Laser treatment

Some people may be offered laser treatment when the DMO does not involve the centre of the macula. This treatment aims to stabilise vision and does not generally improve sight. It usually involves one or more visits to an outpatient laser clinic for treatment by an ophthalmologist.

Before the procedure, local anaesthetic will be administered to the surface of your eye, as well as eye drops to widen your pupils. A special contact lens will be placed on your eye to hold your eyelids open and allow the laser beam to be focused onto your retina. Laser treatment is not usually painful, but you may feel a sharp pricking sensation.

Protecting your eyes

Diabetes is a lifelong condition, so maintaining a healthy lifestyle and monitoring your blood sugar, blood pressure and cholesterol levels is crucial to avoid damage to your eyes.

The following can help to protect your eyesight.

  • Monitor your blood sugar levels regularly, aiming to keep within limits recommended by your doctor or nurse.
  • Maintain a healthy weight and blood pressure.
  • Eat plenty of fruit and green vegetables.
  • Drink only a modest amount of alcohol.
  • Take regular exercise.
  • Do not smoke.

It is essential that you attend your diabetes clinic appointments. Your diabetes care team will maintain and monitor your diabetes care plan. Make sure that your eyes are screened at least once a year to spot any problems early.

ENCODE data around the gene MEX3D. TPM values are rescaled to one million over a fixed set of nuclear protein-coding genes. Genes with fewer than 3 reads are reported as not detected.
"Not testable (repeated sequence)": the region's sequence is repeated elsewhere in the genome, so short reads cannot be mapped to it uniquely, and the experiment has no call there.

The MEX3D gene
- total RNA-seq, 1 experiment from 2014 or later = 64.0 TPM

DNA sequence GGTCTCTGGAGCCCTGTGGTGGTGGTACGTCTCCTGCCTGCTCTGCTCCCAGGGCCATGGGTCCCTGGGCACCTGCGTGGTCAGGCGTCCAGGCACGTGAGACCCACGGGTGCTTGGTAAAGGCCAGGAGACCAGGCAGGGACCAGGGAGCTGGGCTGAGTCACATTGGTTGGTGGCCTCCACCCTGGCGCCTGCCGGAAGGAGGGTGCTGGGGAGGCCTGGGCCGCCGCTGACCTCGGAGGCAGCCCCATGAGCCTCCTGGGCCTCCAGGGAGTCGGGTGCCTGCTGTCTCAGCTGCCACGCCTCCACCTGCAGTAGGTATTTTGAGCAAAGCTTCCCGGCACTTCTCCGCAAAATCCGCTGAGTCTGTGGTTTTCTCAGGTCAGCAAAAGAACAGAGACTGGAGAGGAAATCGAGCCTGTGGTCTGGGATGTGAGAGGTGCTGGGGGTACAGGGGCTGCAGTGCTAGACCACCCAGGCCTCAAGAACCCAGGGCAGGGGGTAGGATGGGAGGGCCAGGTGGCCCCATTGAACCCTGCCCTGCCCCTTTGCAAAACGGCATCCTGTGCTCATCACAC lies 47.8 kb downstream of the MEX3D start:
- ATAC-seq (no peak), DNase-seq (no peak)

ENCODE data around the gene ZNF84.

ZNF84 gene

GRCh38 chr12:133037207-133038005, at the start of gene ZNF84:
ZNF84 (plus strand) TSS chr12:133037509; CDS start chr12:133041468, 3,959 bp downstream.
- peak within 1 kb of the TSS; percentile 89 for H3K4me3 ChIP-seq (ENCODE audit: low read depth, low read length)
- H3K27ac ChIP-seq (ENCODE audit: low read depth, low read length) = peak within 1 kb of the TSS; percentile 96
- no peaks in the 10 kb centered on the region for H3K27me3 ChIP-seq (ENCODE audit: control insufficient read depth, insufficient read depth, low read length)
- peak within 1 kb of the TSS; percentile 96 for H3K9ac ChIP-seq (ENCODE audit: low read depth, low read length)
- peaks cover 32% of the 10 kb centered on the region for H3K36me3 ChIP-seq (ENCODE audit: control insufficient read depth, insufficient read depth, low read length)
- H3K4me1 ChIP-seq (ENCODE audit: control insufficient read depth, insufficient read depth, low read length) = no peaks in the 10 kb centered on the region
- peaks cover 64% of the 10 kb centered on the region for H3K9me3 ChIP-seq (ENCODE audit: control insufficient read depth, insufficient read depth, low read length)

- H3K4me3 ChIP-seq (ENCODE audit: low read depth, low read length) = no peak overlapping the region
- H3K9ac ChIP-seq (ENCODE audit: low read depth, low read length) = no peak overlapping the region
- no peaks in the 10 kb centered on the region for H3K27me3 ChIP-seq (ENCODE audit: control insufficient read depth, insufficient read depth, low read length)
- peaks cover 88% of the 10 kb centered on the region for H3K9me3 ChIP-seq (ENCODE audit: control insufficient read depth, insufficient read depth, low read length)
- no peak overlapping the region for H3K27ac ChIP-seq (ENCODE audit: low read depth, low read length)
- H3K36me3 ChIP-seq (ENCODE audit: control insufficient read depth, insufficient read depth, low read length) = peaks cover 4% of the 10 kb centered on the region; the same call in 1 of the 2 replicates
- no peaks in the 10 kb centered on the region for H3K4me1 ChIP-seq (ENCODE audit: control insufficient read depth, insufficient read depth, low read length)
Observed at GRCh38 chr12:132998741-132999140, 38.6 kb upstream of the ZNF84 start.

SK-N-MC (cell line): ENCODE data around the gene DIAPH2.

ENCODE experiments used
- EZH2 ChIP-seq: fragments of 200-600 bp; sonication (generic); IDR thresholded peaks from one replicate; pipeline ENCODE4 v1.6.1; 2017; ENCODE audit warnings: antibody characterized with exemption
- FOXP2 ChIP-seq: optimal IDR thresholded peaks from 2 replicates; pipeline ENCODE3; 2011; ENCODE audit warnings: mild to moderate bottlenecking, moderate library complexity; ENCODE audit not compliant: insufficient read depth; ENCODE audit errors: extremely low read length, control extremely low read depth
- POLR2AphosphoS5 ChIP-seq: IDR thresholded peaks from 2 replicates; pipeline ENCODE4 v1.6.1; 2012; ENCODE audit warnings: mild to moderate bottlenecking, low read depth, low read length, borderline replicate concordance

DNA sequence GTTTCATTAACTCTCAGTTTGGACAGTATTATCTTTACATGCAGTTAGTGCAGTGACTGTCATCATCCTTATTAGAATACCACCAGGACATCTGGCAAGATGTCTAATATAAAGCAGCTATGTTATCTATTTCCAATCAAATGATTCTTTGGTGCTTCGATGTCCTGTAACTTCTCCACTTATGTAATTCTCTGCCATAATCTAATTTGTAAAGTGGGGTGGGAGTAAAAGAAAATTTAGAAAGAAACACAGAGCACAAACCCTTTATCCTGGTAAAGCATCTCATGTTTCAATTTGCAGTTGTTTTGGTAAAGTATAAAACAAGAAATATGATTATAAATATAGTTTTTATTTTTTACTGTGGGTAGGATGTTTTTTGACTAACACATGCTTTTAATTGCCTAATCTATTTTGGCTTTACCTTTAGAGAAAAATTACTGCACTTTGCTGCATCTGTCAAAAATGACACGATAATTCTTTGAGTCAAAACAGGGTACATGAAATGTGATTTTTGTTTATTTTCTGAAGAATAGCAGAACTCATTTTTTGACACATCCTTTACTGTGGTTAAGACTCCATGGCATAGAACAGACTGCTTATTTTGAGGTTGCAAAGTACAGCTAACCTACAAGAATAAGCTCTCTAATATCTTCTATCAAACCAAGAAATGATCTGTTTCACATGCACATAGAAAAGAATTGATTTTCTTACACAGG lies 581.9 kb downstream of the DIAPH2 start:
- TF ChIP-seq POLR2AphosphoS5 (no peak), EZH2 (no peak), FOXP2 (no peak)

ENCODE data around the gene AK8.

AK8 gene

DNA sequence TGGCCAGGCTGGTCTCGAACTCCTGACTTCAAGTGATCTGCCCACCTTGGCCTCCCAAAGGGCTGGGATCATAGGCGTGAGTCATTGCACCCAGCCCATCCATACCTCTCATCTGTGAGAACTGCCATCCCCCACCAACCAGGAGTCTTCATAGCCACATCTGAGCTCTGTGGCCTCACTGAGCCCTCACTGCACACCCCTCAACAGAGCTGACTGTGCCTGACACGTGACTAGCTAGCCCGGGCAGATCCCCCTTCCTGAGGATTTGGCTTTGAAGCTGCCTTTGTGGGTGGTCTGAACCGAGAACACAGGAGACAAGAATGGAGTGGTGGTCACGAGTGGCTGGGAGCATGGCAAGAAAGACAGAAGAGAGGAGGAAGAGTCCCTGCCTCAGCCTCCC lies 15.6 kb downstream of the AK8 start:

If you wear glasses or contact lenses continue to visit your optician regularly and tell the optometrist that you are diabetic.

Managing daily living

Loss of central vision through DMO can be very frustrating and can greatly affect everyday life. You can make your remaining vision more comfortable by wearing lenses that block UV and blue light and that reduce glare, and by wearing a hat with a brim or visor to shade eyes from direct sunlight.

Even if you are having treatment for DMO, it is important to know what to do if you reach a stage where you begin to struggle with daily tasks.

For more information, please see our Practical guides.

Visual hallucinations

Some people with DMO experience visual hallucinations called Charles Bonnet syndrome. These images might be of people, animals, landscapes or patterns.

People who haven’t heard of Charles Bonnet syndrome often worry they are developing a mental health problem. However, it is actually a normal response of the brain to sight loss. As fewer messages reach the brain, the cells that normally process vision can create images of things that are not there.

They may occur once or twice, or continue for several years and can be distressing. For further information about visual hallucinations, see call the Advice and Information Service on 0300 3030 111.